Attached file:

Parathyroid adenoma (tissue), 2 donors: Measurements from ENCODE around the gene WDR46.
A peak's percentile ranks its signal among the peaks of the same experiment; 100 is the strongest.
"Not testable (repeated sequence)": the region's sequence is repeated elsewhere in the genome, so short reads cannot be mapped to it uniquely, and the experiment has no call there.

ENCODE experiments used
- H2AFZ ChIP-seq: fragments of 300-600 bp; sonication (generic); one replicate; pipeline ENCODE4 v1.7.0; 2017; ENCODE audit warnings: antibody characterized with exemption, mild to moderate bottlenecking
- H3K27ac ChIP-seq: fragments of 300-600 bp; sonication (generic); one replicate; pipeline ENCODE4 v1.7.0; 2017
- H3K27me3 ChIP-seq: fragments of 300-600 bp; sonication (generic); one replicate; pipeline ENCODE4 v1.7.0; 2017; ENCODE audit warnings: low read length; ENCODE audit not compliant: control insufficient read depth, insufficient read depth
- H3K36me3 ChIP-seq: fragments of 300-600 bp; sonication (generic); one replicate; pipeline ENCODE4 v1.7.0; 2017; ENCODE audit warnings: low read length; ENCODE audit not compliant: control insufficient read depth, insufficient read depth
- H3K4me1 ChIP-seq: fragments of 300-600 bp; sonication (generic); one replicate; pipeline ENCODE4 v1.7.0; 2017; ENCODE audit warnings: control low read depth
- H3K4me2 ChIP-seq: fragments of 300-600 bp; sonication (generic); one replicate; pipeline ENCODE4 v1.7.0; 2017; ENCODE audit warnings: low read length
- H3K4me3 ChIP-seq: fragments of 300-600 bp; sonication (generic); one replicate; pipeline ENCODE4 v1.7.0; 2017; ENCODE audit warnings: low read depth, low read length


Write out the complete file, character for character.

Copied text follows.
Parathyroid adenoma (tissue), 2 donors: Measurements from ENCODE around the gene WDR46.
A peak's percentile ranks its signal among the peaks of the same experiment; 100 is the strongest.
"Not testable (repeated sequence)": the region's sequence is repeated elsewhere in the genome, so short reads cannot be mapped to it uniquely, and the experiment has no call there.

ENCODE experiments used
- H2AFZ ChIP-seq: fragments of 300-600 bp; sonication (generic); one replicate; pipeline ENCODE4 v1.7.0; 2017; ENCODE audit warnings: antibody characterized with exemption, mild to moderate bottlenecking
- H3K27ac ChIP-seq: fragments of 300-600 bp; sonication (generic); one replicate; pipeline ENCODE4 v1.7.0; 2017
- H3K27me3 ChIP-seq: fragments of 300-600 bp; sonication (generic); one replicate; pipeline ENCODE4 v1.7.0; 2017; ENCODE audit warnings: low read length; ENCODE audit not compliant: control insufficient read depth, insufficient read depth
- H3K36me3 ChIP-seq: fragments of 300-600 bp; sonication (generic); one replicate; pipeline ENCODE4 v1.7.0; 2017; ENCODE audit warnings: low read length; ENCODE audit not compliant: control insufficient read depth, insufficient read depth
- H3K4me1 ChIP-seq: fragments of 300-600 bp; sonication (generic); one replicate; pipeline ENCODE4 v1.7.0; 2017; ENCODE audit warnings: control low read depth
- H3K4me2 ChIP-seq: fragments of 300-600 bp; sonication (generic); one replicate; pipeline ENCODE4 v1.7.0; 2017; ENCODE audit warnings: low read length
- H3K4me3 ChIP-seq: fragments of 300-600 bp; sonication (generic); one replicate; pipeline ENCODE4 v1.7.0; 2017; ENCODE audit warnings: low read depth, low read length